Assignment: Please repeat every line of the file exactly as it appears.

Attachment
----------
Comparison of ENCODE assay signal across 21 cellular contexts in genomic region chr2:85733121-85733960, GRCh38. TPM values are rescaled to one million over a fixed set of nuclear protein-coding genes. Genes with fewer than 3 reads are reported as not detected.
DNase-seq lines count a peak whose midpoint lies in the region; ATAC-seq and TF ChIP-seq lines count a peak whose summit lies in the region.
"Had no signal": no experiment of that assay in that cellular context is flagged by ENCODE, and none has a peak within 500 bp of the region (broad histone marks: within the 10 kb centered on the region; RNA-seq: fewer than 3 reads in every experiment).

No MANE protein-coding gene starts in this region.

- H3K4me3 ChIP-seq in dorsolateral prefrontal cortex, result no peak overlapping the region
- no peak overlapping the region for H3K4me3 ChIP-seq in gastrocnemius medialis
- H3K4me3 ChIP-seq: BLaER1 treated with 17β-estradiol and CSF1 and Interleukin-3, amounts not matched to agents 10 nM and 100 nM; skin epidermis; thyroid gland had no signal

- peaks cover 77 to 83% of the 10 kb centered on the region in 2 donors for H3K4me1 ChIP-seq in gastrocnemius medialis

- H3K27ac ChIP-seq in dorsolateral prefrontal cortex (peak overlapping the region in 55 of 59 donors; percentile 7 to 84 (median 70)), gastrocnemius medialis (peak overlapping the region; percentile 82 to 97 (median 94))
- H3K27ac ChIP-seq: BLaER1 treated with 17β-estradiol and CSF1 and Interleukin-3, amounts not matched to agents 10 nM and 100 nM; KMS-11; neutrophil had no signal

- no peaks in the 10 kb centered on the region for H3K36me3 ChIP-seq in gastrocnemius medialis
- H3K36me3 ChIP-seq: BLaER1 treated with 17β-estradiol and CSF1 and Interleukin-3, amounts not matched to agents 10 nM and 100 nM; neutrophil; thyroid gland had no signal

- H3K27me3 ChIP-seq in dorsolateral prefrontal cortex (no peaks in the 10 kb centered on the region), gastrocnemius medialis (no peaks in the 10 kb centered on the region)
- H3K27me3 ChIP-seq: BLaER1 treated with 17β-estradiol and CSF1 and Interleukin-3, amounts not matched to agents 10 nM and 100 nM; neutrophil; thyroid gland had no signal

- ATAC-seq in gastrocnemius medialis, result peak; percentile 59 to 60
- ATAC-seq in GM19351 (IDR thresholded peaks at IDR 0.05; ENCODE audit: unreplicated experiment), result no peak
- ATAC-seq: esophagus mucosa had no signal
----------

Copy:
Comparison of ENCODE assay signal across 21 cellular contexts in genomic region chr2:85733121-85733960, GRCh38. TPM values are rescaled to one million over a fixed set of nuclear protein-coding genes. Genes with fewer than 3 reads are reported as not detected.
DNase-seq lines count a peak whose midpoint lies in the region; ATAC-seq and TF ChIP-seq lines count a peak whose summit lies in the region.
"Had no signal": no experiment of that assay in that cellular context is flagged by ENCODE, and none has a peak within 500 bp of the region (broad histone marks: within the 10 kb centered on the region; RNA-seq: fewer than 3 reads in every experiment).

No MANE protein-coding gene starts in this region.

- H3K4me3 ChIP-seq in dorsolateral prefrontal cortex, result no peak overlapping the region
- no peak overlapping the region for H3K4me3 ChIP-seq in gastrocnemius medialis
- H3K4me3 ChIP-seq: BLaER1 treated with 17β-estradiol and CSF1 and Interleukin-3, amounts not matched to agents 10 nM and 100 nM; skin epidermis; thyroid gland had no signal

- peaks cover 77 to 83% of the 10 kb centered on the region in 2 donors for H3K4me1 ChIP-seq in gastrocnemius medialis

- H3K27ac ChIP-seq in dorsolateral prefrontal cortex (peak overlapping the region in 55 of 59 donors; percentile 7 to 84 (median 70)), gastrocnemius medialis (peak overlapping the region; percentile 82 to 97 (median 94))
- H3K27ac ChIP-seq: BLaER1 treated with 17β-estradiol and CSF1 and Interleukin-3, amounts not matched to agents 10 nM and 100 nM; KMS-11; neutrophil had no signal

- no peaks in the 10 kb centered on the region for H3K36me3 ChIP-seq in gastrocnemius medialis
- H3K36me3 ChIP-seq: BLaER1 treated with 17β-estradiol and CSF1 and Interleukin-3, amounts not matched to agents 10 nM and 100 nM; neutrophil; thyroid gland had no signal

- H3K27me3 ChIP-seq in dorsolateral prefrontal cortex (no peaks in the 10 kb centered on the region), gastrocnemius medialis (no peaks in the 10 kb centered on the region)
- H3K27me3 ChIP-seq: BLaER1 treated with 17β-estradiol and CSF1 and Interleukin-3, amounts not matched to agents 10 nM and 100 nM; neutrophil; thyroid gland had no signal

- ATAC-seq in gastrocnemius medialis, result peak; percentile 59 to 60
- ATAC-seq in GM19351 (IDR thresholded peaks at IDR 0.05; ENCODE audit: unreplicated experiment), result no peak
- ATAC-seq: esophagus mucosa had no signal